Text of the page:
The Centralized State

Last Friday, the United States Department of Education gave out a directive to all of the public schools across America with regards to certain segments of the population who identify as persons of the opposite sex to use the restrooms of the sex they identify with.  With such a directive, it is clear that the federal government has amassed to itself incredible power to dictate policy to every school district and its 50 million children that go to K-12 schools here.   With the North Carolina situation, there is talk of pulling education funding from the Tarheel State unless HB-2 is repealed.

How did we get to this situation?  At the time of the Constitution’s creation in 1789, James Madison specifically stated in Federalist No. 45 that:

The powers delegated by the proposed Constitution to the federal government are few and defined. Those which are to remain in the State governments are numerous and indefinite. The former will be exercised principally on external objects, as war, peace, negotiation, and foreign commerce; with which last the power of taxation will, for the most part, be connected.

For the next 70 years, the federal government had little influence in the course of affairs inside America.  It was well understood that the States, which were closer to the people, understood what their citizens needed and past the modest laws to maintain order.  Unfortunately, with the arrival of the Civil War and the subsequent Reconstruction, state’s rights were obliterated and more power was concentrated in Washington.  This fact was all apparent during the Great Depression when Franklin Roosevelt created numerous federal agencies that were wholly without constitutional warrant, yet it thrived by bribing voters into voting for centralized government.   Today, we see the evil fruits of such centralization.  Joseph Sobran said several years before his death that the Civil War actually made it possible for cases like Obergefell and Roe v. Wade to be imposed on the nation for the states were unable to fight back without armed invasion and the states had no check on the  power of the Supreme Court.    Now comes the word from on high that funds will be withheld and decrees issue on behalf of a group that was the subject of curiosity just a few decades ago in films like The Rocky Horror Picture Show, Freebie and the Bean and Dressed to Kill.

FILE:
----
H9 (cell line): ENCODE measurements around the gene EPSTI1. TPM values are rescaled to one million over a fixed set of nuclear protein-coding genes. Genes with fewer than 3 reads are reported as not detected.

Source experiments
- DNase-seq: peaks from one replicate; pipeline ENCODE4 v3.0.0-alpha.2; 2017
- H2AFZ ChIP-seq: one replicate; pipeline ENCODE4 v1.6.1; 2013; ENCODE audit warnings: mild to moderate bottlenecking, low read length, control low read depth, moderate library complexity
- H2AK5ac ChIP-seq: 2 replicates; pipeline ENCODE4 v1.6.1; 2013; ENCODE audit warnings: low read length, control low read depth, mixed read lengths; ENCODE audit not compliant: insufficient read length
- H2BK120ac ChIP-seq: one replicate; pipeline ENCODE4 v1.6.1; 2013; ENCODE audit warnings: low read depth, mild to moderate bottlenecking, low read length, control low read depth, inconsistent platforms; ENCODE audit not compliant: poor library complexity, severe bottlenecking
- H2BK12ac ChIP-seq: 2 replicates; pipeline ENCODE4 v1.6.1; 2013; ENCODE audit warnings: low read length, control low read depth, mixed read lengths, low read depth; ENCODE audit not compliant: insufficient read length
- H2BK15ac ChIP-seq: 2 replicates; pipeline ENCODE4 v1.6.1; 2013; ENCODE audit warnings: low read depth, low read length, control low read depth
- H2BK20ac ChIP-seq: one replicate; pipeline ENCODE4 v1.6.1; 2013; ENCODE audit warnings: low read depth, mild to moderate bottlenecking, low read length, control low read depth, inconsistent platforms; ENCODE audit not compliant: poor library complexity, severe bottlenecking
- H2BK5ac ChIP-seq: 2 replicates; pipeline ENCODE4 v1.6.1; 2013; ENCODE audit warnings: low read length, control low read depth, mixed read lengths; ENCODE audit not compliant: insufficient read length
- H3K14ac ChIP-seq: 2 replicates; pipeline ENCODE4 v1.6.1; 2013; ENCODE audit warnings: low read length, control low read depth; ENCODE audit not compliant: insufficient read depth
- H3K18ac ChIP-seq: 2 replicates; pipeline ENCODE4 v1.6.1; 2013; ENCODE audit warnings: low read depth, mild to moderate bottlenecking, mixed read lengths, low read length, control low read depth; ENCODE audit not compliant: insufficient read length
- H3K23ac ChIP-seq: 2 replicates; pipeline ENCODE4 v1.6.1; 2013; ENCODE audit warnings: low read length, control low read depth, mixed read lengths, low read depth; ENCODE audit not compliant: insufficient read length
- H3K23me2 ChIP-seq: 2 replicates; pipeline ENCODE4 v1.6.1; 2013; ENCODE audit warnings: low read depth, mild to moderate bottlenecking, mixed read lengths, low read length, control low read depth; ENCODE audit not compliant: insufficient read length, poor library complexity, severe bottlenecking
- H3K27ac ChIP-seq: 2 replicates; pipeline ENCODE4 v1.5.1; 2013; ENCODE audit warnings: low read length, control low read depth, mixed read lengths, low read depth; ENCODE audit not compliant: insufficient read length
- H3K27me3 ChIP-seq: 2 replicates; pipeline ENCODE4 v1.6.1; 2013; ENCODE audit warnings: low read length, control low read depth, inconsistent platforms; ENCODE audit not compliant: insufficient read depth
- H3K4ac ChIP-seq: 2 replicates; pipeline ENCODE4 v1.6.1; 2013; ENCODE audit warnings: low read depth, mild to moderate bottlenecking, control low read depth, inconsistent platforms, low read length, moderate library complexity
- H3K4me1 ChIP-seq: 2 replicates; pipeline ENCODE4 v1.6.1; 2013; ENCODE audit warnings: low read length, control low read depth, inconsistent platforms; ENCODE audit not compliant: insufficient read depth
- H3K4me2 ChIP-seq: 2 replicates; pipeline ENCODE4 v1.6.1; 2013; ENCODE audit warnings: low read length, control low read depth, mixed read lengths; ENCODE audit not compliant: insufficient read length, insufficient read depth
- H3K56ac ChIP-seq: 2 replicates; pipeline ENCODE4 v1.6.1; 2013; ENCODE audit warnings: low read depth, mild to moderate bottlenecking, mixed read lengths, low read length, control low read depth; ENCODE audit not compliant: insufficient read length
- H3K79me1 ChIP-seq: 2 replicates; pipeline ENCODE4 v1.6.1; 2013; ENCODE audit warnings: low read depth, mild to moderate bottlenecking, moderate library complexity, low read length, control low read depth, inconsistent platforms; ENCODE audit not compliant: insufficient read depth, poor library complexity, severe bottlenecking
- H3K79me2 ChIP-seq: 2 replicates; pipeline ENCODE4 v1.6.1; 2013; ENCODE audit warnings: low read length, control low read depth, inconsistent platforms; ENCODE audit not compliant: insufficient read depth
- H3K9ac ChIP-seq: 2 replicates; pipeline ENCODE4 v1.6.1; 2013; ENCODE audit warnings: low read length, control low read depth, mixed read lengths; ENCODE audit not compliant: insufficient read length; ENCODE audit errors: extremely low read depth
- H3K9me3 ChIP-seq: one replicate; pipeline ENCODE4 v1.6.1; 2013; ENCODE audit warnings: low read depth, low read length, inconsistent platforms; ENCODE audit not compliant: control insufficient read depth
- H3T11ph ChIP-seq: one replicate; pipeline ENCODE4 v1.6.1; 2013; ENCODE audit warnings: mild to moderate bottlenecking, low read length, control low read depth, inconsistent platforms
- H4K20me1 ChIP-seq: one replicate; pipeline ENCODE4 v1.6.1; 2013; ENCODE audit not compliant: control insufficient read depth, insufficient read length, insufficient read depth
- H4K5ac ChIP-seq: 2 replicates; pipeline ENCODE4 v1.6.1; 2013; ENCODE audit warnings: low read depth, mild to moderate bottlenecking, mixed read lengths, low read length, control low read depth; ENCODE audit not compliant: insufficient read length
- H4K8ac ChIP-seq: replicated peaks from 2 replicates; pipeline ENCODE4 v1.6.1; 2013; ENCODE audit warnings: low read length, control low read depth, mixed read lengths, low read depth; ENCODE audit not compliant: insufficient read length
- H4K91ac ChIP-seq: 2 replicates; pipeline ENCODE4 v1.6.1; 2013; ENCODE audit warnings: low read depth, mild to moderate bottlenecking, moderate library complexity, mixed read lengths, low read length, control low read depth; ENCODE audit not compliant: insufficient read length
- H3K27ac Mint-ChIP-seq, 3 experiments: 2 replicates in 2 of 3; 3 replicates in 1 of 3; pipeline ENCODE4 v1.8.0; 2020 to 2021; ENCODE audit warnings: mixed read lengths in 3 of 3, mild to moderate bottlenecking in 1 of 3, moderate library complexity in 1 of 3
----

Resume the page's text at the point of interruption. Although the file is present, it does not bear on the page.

To have policies dictated to 320 million people en masse is evidence that the old republic has long since vanished and a progressive empire is now dominant.  Men like Donald Livingston and Kirkpatrick Sale have long warned that centralization of power would eventually lead to an utter despotism.

During the 1970s, women like Gloria Steinem thought that the Equal Rights Amendment was necessary to bring, in their minds, equality for women.  With its deadline for ratification expiring in 1983, many thought that the issue was dead.  Steinem and Eleanor Smeal need not have worried, for the Magic 14th Amendment was all that was needed to make their dreams come true.   The Constitution and federal government was great while it lasted.  That 1789 document is now merely a totem that is on display at the National Archives.